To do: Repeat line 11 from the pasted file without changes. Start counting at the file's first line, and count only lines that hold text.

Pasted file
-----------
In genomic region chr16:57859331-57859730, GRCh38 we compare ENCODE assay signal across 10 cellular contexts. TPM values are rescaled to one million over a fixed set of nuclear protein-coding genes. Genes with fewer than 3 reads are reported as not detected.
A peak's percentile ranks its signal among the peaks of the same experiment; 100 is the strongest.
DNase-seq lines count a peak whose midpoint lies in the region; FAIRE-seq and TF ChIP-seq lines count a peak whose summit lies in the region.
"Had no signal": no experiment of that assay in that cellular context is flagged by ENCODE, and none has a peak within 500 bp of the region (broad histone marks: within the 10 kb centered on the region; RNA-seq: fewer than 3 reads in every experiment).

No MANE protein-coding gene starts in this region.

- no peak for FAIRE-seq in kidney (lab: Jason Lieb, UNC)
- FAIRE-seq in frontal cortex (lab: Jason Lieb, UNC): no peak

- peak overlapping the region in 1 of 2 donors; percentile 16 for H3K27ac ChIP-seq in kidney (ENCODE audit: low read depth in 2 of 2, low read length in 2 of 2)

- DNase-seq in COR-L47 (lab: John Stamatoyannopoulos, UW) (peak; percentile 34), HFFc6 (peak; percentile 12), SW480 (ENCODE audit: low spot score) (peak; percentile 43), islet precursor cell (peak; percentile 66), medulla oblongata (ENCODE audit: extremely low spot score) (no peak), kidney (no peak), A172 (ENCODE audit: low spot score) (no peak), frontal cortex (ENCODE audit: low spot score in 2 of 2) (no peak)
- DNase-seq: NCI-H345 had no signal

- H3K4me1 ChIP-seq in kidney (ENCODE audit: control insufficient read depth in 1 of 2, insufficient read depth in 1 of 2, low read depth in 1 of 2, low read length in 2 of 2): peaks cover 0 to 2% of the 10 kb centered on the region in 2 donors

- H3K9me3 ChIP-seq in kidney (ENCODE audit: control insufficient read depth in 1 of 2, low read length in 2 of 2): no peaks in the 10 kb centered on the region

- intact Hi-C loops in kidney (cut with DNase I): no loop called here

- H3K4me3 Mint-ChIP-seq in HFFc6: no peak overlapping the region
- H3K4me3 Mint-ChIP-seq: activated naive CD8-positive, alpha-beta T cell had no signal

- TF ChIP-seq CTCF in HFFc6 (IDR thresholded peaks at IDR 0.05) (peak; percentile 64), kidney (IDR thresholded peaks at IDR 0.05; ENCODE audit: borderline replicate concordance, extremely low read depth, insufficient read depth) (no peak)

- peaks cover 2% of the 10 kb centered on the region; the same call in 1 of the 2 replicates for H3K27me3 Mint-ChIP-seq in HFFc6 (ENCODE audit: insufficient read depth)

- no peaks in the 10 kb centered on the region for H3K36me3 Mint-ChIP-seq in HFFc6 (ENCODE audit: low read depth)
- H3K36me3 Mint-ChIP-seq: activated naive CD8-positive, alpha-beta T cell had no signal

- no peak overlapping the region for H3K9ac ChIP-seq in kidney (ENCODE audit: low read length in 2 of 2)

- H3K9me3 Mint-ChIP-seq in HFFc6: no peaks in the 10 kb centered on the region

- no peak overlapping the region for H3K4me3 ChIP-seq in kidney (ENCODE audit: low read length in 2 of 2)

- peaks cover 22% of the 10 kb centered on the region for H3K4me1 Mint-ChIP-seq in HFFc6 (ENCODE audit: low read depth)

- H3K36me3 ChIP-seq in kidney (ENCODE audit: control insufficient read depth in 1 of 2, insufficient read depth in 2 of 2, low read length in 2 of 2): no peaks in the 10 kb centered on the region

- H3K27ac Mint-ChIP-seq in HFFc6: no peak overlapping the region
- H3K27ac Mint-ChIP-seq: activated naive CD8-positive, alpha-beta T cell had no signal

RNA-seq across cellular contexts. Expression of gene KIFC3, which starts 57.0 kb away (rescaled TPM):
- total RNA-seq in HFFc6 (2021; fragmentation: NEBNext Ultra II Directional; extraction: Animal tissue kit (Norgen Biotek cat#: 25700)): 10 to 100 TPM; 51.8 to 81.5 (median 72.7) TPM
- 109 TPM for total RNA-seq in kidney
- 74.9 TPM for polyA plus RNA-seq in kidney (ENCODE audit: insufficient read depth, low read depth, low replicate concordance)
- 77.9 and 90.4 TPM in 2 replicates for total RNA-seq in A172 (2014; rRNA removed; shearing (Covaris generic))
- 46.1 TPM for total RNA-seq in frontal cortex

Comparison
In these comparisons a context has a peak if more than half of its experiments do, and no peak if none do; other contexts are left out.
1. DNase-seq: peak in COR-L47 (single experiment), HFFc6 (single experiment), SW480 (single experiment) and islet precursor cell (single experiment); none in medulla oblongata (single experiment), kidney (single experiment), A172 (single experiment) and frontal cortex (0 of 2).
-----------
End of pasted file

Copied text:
- H3K4me1 ChIP-seq in kidney (ENCODE audit: control insufficient read depth in 1 of 2, insufficient read depth in 1 of 2, low read depth in 1 of 2, low read length in 2 of 2): peaks cover 0 to 2% of the 10 kb centered on the region in 2 donors